Linda Clyde | Jun 14, 2018

Using DNA to Discover Your Deep Ancestry

This is the second of a three-part series about finding the right DNA test for you. Read part one and part three to learn more.

Today, people want to use DNA tests for a variety of reasons. The most common reason is to find living relatives but according to Jim Brewster of Family Tree DNA there are other folks out there who are less interested in connecting with long-lost relatives than they are about discovering their distant roots and cultures. As he put it, some people just want to know whether they should be wearing lederhosen or a kilt.

Learning about your deep ancestry requires looking at your DNA from a different angle and modern DNA testing is making new and exciting advances all the time. In Brewster’s 2018 RootsTech presentation he explained many aspects of DNA in detail, including two types of DNA called “STRs” and “SNPs”. STRs are used for modern relative finding and matching purposes, where SNPs, (single nucleotide polymorphisms) are used for tracking ancestral migrations and discovering deep ancestral information, such as haplogroups.

A haplogroup is a grouping of people that share a common ancestor and are connected to a specific family line often dating back many thousands of years. Genetic scientists believe the oldest known humans originated from eastern Africa and from there they spread throughout the world. As they spread, different mutations occurred in the DNA and distinct differences began to emerge setting the groups apart from one another. Commonly studied are the Y-chromosome DNA haplogroups and the mitochondrial DNA haplogroups. Y-chromosome DNA follows the male (patrilineal) line, from father to father to father. The mitochondrial DNA follows the female (matrilineal) line but is passed to both sexes, male and female. All children receive mitochondrial DNA from their mothers only.

By carefully studying and labeling haplogroups over the years, scientists can trace DNA back to what they call “Y Chromosomal Adam,” which is different from the Biblical Adam, and also “Mitochondrial Eve”—again, different from Biblical Eve. Using mitochondrial DNA scientists have discovered that every living human being can trace their ancestry back to “Mitochondrial Eve.” The genetic Adam and Eve are not necessarily the first humans, but they are both recognized as the most recent common ancestors, or MRCA’s of the living human race. Brewster recommends joining a haplogroup project for anyone who had taken a Y-DNA or mtDNA test, as this can help a great deal in understanding the results.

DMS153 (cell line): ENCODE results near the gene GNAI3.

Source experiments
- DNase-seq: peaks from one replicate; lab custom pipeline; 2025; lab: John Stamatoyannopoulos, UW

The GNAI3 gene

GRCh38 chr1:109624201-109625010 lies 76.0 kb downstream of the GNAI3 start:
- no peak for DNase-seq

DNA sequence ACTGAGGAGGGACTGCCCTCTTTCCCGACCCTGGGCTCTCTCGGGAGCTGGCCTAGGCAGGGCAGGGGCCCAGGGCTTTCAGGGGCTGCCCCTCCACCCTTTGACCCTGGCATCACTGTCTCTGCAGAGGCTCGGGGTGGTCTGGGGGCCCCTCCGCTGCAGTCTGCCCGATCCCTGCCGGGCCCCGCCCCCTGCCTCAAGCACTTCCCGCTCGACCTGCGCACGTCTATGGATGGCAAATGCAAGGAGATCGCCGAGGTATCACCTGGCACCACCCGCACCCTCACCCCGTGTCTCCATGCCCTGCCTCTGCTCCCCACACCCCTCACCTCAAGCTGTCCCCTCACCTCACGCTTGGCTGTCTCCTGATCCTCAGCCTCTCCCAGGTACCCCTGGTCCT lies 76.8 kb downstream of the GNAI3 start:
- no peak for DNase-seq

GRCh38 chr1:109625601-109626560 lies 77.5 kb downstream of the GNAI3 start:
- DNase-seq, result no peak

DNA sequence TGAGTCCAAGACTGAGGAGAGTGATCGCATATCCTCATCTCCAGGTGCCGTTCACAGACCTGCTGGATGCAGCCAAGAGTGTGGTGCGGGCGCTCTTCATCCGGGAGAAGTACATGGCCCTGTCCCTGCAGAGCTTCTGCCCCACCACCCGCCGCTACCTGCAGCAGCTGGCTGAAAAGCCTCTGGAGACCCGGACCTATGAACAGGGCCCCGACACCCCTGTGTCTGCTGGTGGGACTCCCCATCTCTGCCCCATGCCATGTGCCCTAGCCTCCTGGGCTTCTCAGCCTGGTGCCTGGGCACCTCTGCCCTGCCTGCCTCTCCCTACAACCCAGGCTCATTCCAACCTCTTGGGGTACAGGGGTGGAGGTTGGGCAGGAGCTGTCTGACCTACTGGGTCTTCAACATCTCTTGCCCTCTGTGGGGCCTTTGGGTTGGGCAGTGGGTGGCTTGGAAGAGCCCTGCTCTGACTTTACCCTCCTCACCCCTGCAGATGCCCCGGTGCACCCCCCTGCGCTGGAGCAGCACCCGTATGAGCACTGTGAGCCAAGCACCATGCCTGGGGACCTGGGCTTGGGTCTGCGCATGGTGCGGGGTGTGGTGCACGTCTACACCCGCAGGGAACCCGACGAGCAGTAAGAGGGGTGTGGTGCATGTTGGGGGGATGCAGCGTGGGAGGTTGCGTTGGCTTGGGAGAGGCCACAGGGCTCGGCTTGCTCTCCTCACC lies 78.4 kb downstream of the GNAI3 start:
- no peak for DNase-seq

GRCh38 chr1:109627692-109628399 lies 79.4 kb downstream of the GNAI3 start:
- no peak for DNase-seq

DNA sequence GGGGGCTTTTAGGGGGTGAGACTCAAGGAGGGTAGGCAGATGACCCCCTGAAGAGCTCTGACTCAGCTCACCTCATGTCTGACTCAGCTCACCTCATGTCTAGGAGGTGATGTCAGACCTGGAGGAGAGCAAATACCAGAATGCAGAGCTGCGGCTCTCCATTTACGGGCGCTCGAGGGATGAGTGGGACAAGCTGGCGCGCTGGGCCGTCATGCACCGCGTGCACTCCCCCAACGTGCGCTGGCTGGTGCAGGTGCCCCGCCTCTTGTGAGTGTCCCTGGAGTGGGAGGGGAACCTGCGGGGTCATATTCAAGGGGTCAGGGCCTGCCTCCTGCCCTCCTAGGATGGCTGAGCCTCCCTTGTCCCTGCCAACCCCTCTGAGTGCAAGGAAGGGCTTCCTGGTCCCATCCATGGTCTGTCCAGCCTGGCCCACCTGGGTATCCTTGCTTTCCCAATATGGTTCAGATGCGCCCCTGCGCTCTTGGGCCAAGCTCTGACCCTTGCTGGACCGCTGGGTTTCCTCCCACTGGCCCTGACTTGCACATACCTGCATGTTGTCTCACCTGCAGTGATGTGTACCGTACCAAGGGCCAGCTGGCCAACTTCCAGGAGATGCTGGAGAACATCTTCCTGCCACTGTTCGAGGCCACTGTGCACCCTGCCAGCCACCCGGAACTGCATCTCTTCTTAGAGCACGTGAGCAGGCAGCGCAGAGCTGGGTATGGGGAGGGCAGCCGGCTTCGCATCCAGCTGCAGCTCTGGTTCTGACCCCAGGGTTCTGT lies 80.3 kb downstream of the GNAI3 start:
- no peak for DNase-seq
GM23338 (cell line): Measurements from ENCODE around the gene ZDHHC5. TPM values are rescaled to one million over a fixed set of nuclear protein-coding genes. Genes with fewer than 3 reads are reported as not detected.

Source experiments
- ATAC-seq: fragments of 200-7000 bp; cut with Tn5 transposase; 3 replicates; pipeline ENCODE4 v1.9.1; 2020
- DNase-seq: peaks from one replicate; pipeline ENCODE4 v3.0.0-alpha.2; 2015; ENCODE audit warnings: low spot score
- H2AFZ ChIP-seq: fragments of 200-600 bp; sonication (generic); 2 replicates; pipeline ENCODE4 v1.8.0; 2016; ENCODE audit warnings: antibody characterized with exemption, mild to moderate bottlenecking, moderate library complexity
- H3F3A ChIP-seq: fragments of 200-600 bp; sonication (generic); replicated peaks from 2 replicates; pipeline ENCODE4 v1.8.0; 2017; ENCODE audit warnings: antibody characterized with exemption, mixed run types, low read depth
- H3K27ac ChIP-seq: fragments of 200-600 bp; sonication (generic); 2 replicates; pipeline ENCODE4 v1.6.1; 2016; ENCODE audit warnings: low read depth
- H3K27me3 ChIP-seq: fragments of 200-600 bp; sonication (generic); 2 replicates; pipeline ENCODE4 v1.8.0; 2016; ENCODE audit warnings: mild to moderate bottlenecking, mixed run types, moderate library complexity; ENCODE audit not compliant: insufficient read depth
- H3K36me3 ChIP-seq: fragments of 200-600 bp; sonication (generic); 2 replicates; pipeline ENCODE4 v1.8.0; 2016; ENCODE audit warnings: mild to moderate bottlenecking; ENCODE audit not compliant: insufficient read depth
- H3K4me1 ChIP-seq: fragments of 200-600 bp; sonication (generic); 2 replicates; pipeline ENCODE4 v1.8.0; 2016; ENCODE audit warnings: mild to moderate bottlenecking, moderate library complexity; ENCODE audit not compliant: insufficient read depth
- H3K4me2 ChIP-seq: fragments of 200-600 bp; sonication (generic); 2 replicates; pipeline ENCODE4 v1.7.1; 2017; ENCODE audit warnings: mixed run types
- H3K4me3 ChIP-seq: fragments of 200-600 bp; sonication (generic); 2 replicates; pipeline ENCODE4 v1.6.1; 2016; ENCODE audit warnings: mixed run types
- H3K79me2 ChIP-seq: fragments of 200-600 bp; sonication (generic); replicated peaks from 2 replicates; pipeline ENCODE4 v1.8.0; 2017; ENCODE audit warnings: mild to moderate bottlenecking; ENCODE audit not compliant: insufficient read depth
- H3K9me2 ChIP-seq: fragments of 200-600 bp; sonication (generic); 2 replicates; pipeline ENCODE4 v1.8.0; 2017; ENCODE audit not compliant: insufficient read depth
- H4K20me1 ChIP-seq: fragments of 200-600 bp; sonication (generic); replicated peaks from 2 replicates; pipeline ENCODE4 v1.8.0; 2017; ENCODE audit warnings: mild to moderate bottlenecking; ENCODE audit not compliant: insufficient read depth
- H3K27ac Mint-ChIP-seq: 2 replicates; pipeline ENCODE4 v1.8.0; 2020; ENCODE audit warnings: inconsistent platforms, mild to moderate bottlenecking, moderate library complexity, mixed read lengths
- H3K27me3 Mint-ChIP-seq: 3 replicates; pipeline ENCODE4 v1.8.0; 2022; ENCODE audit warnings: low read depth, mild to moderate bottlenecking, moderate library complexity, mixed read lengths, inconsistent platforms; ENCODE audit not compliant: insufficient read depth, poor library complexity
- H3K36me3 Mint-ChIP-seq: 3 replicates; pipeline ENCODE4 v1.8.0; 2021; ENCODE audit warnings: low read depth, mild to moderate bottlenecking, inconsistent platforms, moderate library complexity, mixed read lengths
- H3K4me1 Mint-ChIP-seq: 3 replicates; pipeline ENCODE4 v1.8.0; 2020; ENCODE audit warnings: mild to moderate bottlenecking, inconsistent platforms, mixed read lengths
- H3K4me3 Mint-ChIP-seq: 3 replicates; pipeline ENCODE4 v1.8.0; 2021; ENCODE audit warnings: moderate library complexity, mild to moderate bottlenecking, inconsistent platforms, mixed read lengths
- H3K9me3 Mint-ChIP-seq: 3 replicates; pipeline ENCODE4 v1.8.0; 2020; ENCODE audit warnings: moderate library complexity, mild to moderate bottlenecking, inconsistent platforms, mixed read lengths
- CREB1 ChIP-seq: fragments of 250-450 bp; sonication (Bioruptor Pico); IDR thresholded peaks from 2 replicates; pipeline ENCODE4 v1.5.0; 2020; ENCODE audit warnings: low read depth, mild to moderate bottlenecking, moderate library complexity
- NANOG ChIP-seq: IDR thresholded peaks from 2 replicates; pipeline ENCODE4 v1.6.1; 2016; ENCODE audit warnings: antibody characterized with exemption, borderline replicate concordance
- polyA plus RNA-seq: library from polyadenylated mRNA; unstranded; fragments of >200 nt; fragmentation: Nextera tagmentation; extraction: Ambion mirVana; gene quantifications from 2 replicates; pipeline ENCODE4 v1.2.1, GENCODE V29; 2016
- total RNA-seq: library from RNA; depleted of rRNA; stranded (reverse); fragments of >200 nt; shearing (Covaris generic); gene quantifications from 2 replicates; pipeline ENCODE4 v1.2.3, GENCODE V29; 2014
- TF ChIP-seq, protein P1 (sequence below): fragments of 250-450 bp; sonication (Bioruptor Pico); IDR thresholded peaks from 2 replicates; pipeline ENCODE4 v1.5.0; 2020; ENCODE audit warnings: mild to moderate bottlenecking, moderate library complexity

What about discovering the regions of your deep ancestry? Family Tree DNA offers a My Origins feature with their Family Finder (autosomal) DNA test. The results from this test provide a breakdown in the form of a percentage of the genetic populations (regions) to which your autosomal DNA is connected. It won’t give you an actual country, and there’s a good reason for that—over time, countries change. Brewster gives an example saying, “You could be living in the same location one year, and be in, say, Prussia. And then the next year, all of a sudden you’re in Czechoslovakia. Does that mean that your DNA has changed, or that your sense of identity has changed? No, it’s that the political border has changed.”

Brewster also brings up reference populations, or reference panels, which are groups of people that have lived in one place for a very long time. Finding groups that have been more isolated from outside groups for long periods of time reveal markers that are unique to that particular group and can be valuable for referencing. But no matter how isolated any group seems to be, and no matter how long they have lived in an area, the truth is, they came from somewhere else, “because we’re all migrants if we go back far enough,” said Brewster.

When it comes to migration, Brewster suggested a visual exercise for attendees when he said, “Think of a map of Europe as being sort of a three-dimensional map. And you drop a marble on it, and you start rolling it around. Well that marble is going to roll pretty much anywhere that there isn’t a major geographical border. That there isn’t a mountain, or a lake, or things like that. And that’s sort of analogous to migrations of people. You have people who are traveling all over, for trade, for new farmland, for things like that. But you know, when people travel, they also meet other people along the way. And you know, genes tend to mix. And so, instead of it being sort of distinct one from another … there’s some overlap between them.”

It’s important to remember that while genetic genealogy is taking great strides and providing us with exciting information, the science is still young and evolving. Brewster reminded those attending his presentation that “each company has its own set of reference populations or reference panels. So there’s going to be differences in just the markers alone, and then there’s going to be differences in the algorithms that each company uses to analyze that. … So it’s not that the results are wrong, or that one test is better than another. It’s that we’re still working on what works, what doesn’t work, [and] how we can improve it. … It’s only going to get better, and it’s only going to get more accurate. …” This is exciting news for those who are looking forward to learning more about their deep ancestry. If this is you, keep your eye on the DNA horizon, exciting things are surely coming your way in the not-so-distant future!

This is the second of a three-part series about finding the right DNA test for you. For more, read part one.

Linda Clyde

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